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I am looking for an expression which would enable me to write with the following properties:

f(x, SOME_CONSTANT) -> returns -x (or any negative value)
f(x, SOME_CONSTANT2) -> returns x (or any positive value)
f(0, SOME_CONSTANT) -> returns 0
f(0, SOME_CONSTANT2) -> returns 0

without multiplication/branching, as efficient as possible.

At first glance x ^ 0x80000000 seems like a candidate, but it doesn't work when x is 0.

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Integer or floating point ? –  Paul R Feb 1 '11 at 18:57
    
I need flip integer values, possibly without overflow. –  leden Feb 1 '11 at 22:24
    
You want to take different actions, based on some unknown valued constant, without branching? –  Jakob Borg Feb 1 '11 at 22:48
    
Yes, I would like to be able to conditionally flip the sign, based on any value. So I want something like f(x, v) { return x * v; }. If I set v to -1 this function flips sign, but if v is 1 it does not. But I would like to avoid multiplication/branching if possible. –  leden Feb 2 '11 at 0:57

2 Answers 2

up vote 1 down vote accepted

Ok, I finally figured out how to do this efficiently:

Java:

int f(int x, int y) {
  return (((x >> 31) | ((unsigned)-x >> 31)) ^ y) - y;
}

C/C++:

int f(int x, int y) {
  return (((x > 0) - (x < 0)) ^ y) - y;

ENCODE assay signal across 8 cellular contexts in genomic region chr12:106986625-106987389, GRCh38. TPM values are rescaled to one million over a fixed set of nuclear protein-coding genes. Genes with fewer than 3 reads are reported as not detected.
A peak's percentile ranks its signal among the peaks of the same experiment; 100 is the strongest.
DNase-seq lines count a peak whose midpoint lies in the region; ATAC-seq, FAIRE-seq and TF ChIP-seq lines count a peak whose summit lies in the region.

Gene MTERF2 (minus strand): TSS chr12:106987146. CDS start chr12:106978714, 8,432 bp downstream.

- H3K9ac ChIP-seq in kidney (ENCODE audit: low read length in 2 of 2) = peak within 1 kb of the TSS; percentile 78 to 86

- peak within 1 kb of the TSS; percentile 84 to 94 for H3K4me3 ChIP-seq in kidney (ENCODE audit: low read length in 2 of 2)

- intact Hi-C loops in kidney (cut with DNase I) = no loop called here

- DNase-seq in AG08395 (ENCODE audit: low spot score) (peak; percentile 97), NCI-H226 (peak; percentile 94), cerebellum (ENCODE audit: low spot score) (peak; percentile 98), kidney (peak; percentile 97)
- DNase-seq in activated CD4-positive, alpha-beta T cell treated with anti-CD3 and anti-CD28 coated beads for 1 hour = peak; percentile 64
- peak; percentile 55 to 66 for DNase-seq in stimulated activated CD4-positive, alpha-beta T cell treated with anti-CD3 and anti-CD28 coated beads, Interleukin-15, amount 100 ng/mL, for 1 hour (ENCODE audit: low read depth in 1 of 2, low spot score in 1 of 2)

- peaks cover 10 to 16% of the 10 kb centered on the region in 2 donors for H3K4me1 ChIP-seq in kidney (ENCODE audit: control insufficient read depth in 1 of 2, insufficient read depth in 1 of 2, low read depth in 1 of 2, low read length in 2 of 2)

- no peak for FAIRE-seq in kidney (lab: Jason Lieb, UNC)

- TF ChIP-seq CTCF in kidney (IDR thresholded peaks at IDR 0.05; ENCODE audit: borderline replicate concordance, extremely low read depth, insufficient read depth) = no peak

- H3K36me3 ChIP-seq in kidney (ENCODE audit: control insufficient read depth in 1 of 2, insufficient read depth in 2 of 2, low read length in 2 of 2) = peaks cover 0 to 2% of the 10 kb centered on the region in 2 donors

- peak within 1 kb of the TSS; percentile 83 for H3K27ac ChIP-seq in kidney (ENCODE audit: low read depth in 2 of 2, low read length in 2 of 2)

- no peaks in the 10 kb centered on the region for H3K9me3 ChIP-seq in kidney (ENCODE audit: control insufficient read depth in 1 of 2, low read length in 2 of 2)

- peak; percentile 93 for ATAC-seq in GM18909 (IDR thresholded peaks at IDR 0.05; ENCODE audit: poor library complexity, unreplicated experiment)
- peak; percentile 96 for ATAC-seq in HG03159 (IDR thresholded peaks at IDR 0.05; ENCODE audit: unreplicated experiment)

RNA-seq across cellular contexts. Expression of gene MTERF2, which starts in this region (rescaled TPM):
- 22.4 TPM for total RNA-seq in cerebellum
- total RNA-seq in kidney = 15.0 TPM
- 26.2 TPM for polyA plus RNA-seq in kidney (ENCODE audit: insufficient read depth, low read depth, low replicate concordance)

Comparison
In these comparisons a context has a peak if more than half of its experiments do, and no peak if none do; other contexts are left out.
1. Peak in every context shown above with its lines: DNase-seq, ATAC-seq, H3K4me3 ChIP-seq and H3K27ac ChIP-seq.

}

These above functions return -sgn(x) y is -1 and sgn(x) otherwise.

Or, if we just need to work for every value other then -2^31 (minimum unsigned int value), with the benefit of preserving the absolute value, this is the function which flips the sign, depending on the variable y:

int f(int x, int y) {
    return (x ^ y) - y; // returns -x for y == -1, x otherwise
}

The derivation: -x == ~x + 1 == (x ^ 0xFFFFFFFF) + 1 == (x ^ -1) + 1 == (x ^ -1) - (-1). Substituting -1 with y, we obtain a two-variable formula which has an interesting property that returns unchanged x if y is set to 0, because neither (x ^ 0) nor subtracting 0 changes the result. Now the corner case is if x is equal to 0x8000000 when this formula doesn't work. This can be fixed by applying the sgn(x) function, so we have (sgn(x) ^ y) - y). Finally, we replace the sgn(x) functions with the well-known formulas which do not use branching.

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Here's a rather terse expression that will solve the problem:

return ((x < 0 ^ y) & x!=0) << 31 | (x!=0) << 31 >> 31 & 0x7fffffff & x | x==0x80000000 ;

This will work for 32 bit 2's complement integers, where x is the input, and y is either 1 or 0. 1 means return the opposite sign of x, 0 means return the same sign as x.

Here's a lengthier version of that expression in function f(). I've added some test cases to verify.

#include <limits.h>
#include <stdio.h>

int bitsm1 = 31;
int rightbits = 0x7fffffff;


int f (x, y) {
  int sign_x = x < 0;
  int signtemp = sign_x ^ y; 
  int notzero = x!=0;
  int v = notzero << bitsm1;
  v = v >> bitsm1;
  v = v & rightbits;
  int b = v & x;
  int c = (signtemp & notzero) << bitsm1;
  int z = c | b;
  int res = z | (x==INT_MIN);
  return res;
}


int main () {
 printf("%d\n", f(0,0)); // 0
 printf("%d\n", f(0,1)); // 0
 printf("%d\n", f(1,0)); // +
 printf("%d\n", f(1,1)); // -
 printf("%d\n", f(-1,0)); // -
 printf("%d\n", f(-1,1)); // +
 printf("%d\n", f(INT_MAX,0)); // +
 printf("%d\n", f(INT_MAX,1)); // -
 printf("%d\n", f(INT_MIN,0)); // -
 printf("%d\n", f(INT_MIN,1)); // +


 return 0;
}
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